How Dr. Joseph Bell Became The Real-Life Sherlock Holmes

The character of Sherlock Holmes, whose first appearance was in Sir Arthur Conan Doyle's 1887 novel "A Study in Scarlet," has had a remarkable renaissance in the 21st century, thanks to his ongoing portrayal in sumptuous productions on both TV and the big screen. The Victorian private detective is perhaps best known to us today thanks to the smash-hit movie franchise starring Robert Downey Jr. (with Jude Law as Sherlock's assistant, Doctor Watson), which began in 2009, as well as the internationally successful BBC series "Sherlock," in which he is played by Benedict Cumberbatch. "Sherlock" saw the character updated with a modern setting, as did another well-received show based upon Conan Doyle's famous detective, "Elementary," an American production starring Jonny Lee Miller and Lucy Liu. According to Guinness World Records, Sherlock Holmes is now the most widely portrayed character in the whole of film and TV, having been brought to life in various productions a total of 254 times.

But the detective who has been part of our collective consciousness for more than 125 years wasn't just summoned out of thin air. Instead, Conan Doyle had a very real source of inspiration: Dr. Joseph Bell, a Scottish surgeon who is today considered to be the real-life Sherlock Holmes.

Dr. Joseph Bell: the teacher who inspired Sherlock Holmes

Arthur Conan Doyle first met the man who would become the primary inspiration for the timeless Sherlock Holmes while studying to become a doctor at the Edinburgh Medical School in 1877, according to Conan Doyle Info. Dr. Joseph Bell, already a respected figure in the world of medicine in his own right, was teaching at the school at the time, and Conan Doyle could not help but become captivated by the singular character of the shrewd and eccentric figure who lectured the class on the importance of observation.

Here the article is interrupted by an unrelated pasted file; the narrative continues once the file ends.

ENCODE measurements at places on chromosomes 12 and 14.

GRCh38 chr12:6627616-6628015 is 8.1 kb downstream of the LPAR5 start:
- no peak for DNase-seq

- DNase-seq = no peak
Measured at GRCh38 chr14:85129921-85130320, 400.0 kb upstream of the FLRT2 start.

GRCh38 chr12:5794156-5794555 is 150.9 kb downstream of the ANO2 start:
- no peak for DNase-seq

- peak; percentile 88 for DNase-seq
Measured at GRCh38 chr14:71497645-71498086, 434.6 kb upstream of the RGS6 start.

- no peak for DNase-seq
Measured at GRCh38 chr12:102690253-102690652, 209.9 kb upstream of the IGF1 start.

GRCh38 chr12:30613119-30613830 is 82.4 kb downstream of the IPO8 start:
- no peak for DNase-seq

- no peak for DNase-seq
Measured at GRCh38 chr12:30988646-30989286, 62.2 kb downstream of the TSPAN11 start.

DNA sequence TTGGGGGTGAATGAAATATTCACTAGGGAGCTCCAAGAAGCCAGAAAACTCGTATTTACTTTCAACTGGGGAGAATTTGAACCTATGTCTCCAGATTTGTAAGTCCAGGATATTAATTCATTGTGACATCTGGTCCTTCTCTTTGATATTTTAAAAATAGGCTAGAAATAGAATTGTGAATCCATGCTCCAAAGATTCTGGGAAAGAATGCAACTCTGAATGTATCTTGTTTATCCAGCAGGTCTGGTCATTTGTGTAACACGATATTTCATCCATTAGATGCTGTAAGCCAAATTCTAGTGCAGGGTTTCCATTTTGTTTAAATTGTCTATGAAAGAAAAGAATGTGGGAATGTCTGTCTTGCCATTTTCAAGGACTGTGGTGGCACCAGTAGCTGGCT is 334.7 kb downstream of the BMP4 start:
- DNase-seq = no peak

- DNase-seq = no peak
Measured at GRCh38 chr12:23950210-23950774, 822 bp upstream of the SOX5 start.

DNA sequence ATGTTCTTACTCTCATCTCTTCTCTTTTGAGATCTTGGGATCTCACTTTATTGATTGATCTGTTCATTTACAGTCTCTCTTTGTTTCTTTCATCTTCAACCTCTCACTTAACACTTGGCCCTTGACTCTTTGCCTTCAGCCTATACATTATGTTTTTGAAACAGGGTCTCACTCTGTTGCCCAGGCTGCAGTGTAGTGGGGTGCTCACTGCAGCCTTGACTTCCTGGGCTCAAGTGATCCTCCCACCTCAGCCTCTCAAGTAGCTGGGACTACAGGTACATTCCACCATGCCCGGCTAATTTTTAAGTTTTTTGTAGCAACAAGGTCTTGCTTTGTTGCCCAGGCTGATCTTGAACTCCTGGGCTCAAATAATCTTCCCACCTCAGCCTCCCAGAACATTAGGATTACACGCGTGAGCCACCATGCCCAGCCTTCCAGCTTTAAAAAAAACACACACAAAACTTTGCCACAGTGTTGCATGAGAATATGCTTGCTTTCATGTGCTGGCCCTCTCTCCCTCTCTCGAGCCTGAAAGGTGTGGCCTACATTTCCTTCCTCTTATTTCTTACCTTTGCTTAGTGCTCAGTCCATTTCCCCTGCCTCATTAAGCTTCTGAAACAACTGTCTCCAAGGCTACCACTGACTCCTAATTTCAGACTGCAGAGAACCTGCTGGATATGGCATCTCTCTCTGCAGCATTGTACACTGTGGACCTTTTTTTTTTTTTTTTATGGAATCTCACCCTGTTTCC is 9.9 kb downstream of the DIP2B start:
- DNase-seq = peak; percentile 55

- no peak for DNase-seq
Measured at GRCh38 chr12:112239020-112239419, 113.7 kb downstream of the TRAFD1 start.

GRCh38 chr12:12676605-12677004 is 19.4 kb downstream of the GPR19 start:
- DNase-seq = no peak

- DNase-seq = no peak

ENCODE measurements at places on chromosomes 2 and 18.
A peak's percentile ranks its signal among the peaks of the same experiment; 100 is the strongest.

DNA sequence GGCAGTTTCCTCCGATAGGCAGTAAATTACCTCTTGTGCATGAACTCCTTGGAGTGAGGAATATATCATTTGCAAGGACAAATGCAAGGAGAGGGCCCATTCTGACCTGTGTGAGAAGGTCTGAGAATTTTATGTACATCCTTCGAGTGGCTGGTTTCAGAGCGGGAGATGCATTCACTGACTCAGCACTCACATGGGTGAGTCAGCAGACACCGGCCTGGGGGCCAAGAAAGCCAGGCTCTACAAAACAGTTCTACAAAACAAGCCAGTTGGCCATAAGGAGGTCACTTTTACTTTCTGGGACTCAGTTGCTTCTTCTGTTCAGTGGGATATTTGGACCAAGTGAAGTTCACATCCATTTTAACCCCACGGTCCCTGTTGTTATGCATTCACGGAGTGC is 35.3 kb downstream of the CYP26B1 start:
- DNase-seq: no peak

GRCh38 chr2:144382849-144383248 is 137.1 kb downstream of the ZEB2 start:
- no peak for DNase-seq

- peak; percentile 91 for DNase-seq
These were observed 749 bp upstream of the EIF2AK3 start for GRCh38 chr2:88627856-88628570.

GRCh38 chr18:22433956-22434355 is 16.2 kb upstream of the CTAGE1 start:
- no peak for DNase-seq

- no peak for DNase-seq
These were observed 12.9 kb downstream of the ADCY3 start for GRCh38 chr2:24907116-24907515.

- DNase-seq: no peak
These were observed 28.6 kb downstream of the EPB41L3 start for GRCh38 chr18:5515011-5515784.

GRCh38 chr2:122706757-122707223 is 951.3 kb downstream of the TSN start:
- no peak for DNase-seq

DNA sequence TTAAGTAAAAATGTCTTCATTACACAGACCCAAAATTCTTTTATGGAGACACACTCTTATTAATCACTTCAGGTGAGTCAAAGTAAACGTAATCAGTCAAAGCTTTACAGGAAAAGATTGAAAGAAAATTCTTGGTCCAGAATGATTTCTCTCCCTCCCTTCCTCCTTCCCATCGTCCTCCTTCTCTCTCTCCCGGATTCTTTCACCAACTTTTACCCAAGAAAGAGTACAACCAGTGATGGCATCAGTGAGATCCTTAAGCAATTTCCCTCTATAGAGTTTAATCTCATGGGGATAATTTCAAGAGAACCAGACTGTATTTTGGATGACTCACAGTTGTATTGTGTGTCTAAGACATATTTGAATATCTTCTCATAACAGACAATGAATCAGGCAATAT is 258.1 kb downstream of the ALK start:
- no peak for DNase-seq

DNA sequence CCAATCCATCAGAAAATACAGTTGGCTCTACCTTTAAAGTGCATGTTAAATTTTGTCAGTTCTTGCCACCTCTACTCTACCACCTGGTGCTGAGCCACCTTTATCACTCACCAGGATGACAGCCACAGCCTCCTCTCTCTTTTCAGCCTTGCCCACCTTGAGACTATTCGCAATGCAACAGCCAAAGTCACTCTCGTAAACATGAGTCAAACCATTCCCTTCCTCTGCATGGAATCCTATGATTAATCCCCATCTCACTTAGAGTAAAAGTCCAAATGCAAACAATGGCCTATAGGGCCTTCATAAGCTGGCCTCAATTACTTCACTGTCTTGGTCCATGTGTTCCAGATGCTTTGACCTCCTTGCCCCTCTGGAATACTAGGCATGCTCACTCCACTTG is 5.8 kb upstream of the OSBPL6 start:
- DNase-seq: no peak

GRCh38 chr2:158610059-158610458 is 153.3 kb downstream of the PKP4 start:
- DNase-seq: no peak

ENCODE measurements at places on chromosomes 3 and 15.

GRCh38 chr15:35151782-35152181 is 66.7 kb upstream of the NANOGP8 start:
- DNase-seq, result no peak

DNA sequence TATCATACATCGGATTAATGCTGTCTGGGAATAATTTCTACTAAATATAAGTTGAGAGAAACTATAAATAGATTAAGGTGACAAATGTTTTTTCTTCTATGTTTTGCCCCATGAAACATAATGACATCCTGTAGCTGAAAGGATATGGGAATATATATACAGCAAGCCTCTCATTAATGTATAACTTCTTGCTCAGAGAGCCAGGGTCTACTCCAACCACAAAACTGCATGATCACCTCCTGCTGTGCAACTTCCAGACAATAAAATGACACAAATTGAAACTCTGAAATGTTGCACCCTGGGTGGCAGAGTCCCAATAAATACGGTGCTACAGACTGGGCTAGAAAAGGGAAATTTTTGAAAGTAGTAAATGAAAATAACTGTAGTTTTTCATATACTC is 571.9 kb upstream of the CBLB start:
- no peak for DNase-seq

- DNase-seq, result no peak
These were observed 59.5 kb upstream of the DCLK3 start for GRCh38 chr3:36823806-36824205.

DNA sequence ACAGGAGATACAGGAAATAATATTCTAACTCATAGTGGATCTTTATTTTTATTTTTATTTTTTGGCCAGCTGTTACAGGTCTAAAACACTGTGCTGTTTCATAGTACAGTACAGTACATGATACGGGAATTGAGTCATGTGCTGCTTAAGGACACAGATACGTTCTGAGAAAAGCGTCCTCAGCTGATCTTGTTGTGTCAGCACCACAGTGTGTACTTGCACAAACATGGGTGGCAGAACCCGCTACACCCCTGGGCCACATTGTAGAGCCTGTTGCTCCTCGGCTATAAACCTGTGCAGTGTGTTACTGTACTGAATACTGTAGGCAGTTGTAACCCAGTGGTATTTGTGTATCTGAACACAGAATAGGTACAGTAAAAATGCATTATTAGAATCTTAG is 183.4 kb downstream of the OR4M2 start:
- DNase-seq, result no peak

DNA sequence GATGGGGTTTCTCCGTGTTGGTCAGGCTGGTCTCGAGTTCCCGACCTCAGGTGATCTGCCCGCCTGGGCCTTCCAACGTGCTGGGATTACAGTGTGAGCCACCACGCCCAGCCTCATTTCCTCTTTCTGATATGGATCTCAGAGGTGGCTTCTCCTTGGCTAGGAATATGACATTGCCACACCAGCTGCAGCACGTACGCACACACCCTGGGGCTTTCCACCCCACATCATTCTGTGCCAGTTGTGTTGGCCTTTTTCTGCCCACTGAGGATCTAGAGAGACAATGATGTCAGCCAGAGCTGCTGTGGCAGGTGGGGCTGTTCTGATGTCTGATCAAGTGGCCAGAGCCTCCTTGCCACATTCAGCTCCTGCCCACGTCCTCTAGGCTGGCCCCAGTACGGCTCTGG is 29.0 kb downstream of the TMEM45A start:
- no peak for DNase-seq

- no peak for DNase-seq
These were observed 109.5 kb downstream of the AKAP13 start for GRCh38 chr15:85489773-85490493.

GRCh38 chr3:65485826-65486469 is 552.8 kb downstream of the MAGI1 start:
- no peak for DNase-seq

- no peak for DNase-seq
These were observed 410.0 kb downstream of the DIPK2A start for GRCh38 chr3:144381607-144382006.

Per the Irish Examiner, Bell became famous for being able to decide the backgrounds, occupations, and activities of his patients that could aid diagnosis. As Bell himself described in an 1893 interview with The Pall Mall Gazette (per the Arthur Conan Doyle Encyclopedia), "The only credit I can take to myself is that appertaining to the circumstance that I always impressed over and over again upon all my scholars — Conan Doyle among them — the vast importance of little distinctions, the endless significance of the trifles ... Any really good doctor ought to be able to tell, before a patient has fairly sat down, a good deal of what is the matter with him or her."

Such powers of observation and the lateral thinking required to connect details into a revealing narrative would become hallmarks of the character of Sherlock Holmes.

Dr. Joseph Bell and the hunt for Jack the Ripper

As described by Conan Doyle Info, the Sherlock Holmes' creator grew closer with Dr. Joseph Bell as his studies went on. In his second year, Bell selected Conan Doyle as one of his assistants, a position in which he was able to witness Bell's powers of deduction close up. "I always regarded him as one of the best students I ever had. He was exceedingly interested always upon anything connected with diagnosis, and was never tired of trying to discover all those little details which one looks for," Bell later described Conan Doyle, according to the Arthur Conan Doyle Encyclopedia.

But Bell was not just a doctor and lecturer. As a pioneer of forensics, he was also involved in police cases, where the similarity to Sherlock Holmes becomes even stronger. In fact, Bell's methods were so respected that he was asked in 1888 to provide his expertise in one of Victorian London's most notorious cases — the Jack the Ripper murders. Per the Irish Examiner, Bell used his methods of deduction to assist in positively identifying the killer, with the doctor reportedly even going as far as to name a suspect.

Unfortunately, however, Bell's involvement in the search for Jack the Ripper didn't quite pan out as one of Arthur Conan Doyle's fictions would have done. Despite Bell's cunning and expertise, the Ripper was never brought to justice, and historians continue to debate his identity to this day.